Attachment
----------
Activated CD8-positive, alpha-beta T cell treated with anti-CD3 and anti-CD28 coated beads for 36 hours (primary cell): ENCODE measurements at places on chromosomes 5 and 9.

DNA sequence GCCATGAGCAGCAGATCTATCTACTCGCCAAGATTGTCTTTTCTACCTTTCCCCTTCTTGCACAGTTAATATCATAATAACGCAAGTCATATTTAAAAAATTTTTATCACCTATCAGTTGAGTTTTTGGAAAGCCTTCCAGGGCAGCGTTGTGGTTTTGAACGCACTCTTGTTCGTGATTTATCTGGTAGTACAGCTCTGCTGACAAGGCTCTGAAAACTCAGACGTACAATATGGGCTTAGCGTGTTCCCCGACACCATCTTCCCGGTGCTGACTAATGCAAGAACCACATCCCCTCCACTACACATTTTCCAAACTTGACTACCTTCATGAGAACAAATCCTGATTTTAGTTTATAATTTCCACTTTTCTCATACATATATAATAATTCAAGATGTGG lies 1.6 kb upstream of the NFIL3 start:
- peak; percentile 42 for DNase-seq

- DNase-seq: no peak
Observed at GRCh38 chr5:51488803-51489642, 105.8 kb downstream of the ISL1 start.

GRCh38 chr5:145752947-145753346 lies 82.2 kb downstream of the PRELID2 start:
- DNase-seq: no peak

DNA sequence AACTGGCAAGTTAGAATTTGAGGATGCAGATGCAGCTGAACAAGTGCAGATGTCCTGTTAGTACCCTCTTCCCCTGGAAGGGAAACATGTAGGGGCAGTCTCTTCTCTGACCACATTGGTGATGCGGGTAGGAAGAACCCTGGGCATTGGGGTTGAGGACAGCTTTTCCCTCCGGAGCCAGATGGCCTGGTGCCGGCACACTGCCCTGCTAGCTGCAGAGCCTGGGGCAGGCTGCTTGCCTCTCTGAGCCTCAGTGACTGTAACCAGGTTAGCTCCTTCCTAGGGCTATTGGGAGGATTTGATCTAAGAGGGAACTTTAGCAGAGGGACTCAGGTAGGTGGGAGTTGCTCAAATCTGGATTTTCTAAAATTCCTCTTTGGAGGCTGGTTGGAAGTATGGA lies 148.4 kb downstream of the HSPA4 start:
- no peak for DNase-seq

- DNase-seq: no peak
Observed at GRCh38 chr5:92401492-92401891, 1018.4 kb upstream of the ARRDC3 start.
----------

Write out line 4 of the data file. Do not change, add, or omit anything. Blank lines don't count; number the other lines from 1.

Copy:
- DNase-seq: no peak